Chairman Bishop Humper:  You said Sankoh took you to the Ministry and the Ministry helped you?

Ms. Ngobeh:   The ministry tried, they trained the teachers in this town through UNICEF.  I only said to the ministry that I wanted to open a project for children and they accepted.  If the Commission would like to see the place I will show them there.  I want to open a day care primary centre.  UN also had given me project proposals.  That is the kind of work I am doing now.

Chairman Bishop Humper:  When did you get in contact with the RUF rebels?
Ms. Ngobeh:  In 1998 in Kenema.

Chairman Bishop Humper:  What you have said here is that out of frustration you joined the RUF.

Ms. Ngobeh:  Yes.

Commissioner Mrs Jow:   I want to know whether you were aware of the sufferings inflicted on the people before 1998.

Ms Ngobeh:  Yes.

Commissioner Mrs Jow:  Can you tell us what you were doing before 1998?

Ms. Ngobeh:   At the time I was moving the children to Daru, a lot of them were injured. They explained to us the kind of suffering they went through at the hands of the rebels?

Commissioner Mrs Jow:  Did any of your relatives suffer any violations?

Ms. Ngobeh:  We are too many in our family and most of them have died.

Commissioner Mrs Jow:   Apart from your frustration, can you tell us why you joined the RUF?

Ms. Ngobeh:  It was because of the atrocities committed, there was nowhere to go to.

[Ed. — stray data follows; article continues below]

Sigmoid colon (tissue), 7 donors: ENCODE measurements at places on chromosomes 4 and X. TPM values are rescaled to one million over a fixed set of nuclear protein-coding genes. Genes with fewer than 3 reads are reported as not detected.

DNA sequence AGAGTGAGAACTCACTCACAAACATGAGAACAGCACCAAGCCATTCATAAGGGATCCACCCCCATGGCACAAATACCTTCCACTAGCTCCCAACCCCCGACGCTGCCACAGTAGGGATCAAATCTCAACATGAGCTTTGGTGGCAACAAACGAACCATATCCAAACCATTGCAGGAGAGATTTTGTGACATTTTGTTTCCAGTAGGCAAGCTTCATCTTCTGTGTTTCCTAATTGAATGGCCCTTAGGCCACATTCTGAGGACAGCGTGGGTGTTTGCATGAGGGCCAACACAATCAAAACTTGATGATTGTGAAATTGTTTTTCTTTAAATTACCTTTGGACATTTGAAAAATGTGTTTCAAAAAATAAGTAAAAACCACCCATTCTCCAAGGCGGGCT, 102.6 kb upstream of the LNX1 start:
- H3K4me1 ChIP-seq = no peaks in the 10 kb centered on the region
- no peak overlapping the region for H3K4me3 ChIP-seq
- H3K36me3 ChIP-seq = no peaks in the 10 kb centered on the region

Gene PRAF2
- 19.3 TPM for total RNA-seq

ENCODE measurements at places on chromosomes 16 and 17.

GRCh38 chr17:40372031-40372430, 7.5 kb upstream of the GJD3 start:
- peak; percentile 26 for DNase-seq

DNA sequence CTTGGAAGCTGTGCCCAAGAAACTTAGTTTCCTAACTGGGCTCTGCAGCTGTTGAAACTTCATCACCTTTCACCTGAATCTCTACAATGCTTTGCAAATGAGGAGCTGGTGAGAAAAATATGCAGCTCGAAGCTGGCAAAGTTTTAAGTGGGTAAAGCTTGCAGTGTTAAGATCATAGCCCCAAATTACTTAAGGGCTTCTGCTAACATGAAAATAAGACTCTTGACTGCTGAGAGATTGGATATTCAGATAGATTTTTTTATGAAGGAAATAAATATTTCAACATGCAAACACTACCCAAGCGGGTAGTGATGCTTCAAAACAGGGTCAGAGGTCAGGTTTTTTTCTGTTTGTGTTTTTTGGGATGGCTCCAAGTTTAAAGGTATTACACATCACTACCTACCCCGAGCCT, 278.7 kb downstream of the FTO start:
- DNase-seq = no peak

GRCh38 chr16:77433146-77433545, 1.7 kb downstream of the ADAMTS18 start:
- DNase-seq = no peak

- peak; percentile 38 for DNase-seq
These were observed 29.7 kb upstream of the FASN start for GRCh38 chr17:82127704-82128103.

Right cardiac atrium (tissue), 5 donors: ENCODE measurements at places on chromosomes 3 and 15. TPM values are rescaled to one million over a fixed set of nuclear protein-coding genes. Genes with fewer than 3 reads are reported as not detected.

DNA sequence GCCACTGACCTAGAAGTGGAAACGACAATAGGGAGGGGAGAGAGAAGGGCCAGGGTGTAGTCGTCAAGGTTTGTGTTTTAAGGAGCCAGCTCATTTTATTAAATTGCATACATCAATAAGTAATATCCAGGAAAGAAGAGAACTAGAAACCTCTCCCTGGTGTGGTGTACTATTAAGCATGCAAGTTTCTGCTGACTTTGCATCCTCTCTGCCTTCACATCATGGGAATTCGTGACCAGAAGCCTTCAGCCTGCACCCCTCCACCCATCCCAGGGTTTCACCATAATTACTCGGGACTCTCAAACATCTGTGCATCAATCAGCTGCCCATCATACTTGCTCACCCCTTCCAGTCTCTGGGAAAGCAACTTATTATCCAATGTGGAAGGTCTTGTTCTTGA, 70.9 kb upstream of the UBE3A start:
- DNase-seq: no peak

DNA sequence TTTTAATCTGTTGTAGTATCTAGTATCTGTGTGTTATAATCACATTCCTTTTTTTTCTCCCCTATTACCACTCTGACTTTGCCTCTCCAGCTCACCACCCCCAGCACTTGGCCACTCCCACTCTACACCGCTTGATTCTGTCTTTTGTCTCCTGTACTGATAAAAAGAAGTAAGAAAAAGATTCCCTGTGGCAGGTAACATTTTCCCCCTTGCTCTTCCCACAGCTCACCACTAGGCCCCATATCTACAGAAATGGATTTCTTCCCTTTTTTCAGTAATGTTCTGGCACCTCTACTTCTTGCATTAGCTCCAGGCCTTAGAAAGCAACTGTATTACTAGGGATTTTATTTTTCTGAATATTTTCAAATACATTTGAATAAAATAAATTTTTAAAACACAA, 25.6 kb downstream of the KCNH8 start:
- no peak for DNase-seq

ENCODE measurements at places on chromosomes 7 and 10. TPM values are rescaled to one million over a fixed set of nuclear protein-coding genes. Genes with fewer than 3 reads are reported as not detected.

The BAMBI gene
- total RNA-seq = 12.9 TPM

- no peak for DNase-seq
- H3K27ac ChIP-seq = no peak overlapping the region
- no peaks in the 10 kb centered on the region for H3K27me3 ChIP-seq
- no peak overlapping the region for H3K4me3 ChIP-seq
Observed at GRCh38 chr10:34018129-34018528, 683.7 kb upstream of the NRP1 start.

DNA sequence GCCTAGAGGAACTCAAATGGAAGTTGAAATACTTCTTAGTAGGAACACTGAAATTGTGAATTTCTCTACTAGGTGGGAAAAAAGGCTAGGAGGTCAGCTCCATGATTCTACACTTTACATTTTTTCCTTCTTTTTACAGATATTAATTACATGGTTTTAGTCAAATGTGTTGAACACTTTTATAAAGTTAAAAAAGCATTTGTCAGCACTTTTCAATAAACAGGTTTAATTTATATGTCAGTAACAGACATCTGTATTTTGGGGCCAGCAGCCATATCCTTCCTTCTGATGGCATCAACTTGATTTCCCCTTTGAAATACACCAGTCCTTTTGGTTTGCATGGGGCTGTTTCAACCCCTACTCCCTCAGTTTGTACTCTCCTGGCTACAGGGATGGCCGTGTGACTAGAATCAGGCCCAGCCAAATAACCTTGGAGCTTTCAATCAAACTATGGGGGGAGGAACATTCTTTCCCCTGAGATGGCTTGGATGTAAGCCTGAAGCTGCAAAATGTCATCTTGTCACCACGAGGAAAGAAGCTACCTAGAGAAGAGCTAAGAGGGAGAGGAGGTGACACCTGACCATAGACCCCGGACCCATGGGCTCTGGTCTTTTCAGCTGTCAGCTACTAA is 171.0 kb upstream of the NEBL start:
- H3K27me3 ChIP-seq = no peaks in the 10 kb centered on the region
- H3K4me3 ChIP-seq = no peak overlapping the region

Commissioner Mrs Jow:  Apart from school what other thing were you engaged in?

Ms. Ngobeh:  Journalists used to come from abroad, strangers I used to cook food and entertain them.  I was on the humanitarian side.  Anything they wanted to do, they had regard for me.  The civilians I met in this town were the people that had authority, especially Gbao he was a very wicked man.  Anything they requested from the people, they made sure they were handed over.

Commissioner Mrs Jow:  Can you tell us how your school was financed?

Ms. Ngobeh:  We were not paid salaries.  Every child who went to school carried 1 cup of rice and 1 pint of palm oil and those were given to the teachers.  If the teacher had a farm, the community would work for that teacher.  We did not build any schools here.  We used to build them in the middle of the bush.  In Kono, the Pakistanis built the school for us.

Commissioner Mrs Jow: Dedication and wealth took your profession?

Ms. Ngobeh:  I dedicated myself to the children.

Commissioner Mrs Jow:   From the document from the RUF, they were praising you for what you did.

Ms. Ngobeh: I was not dedicated to the RUF I was dedicated to the children.

Commissioner Mrs Jow:  Do you know about the operations of the RUF (diamonds in Kono)?

Ms. Ngobeh:  They had a mining office in Kono.  They had a mining commander.  Nobody was allowed to set eyes on diamonds.  If you tampered with diamonds they would kill you.  

Commissioner Mrs Jow:  I am interested in the situation of women and girls during the war.  Can you tell us about the atrocities caused by the RUF on women?

Ms. Ngobeh:  It used to happen before we were here.   When we came, we had political parties and they never did it again.

Commissioner Professor Kamara:  You accepted the RUF? Do you want to tell us that the former VP Demby was responsible for what you suffered?

Ms. Ngobeh:  He has made my children not to be educated.  I divorced my husband.  We met at the Peace Accord and I was not afraid to tell him.  I went to talk to him just for him to see me.  I again told the President of Nigeria.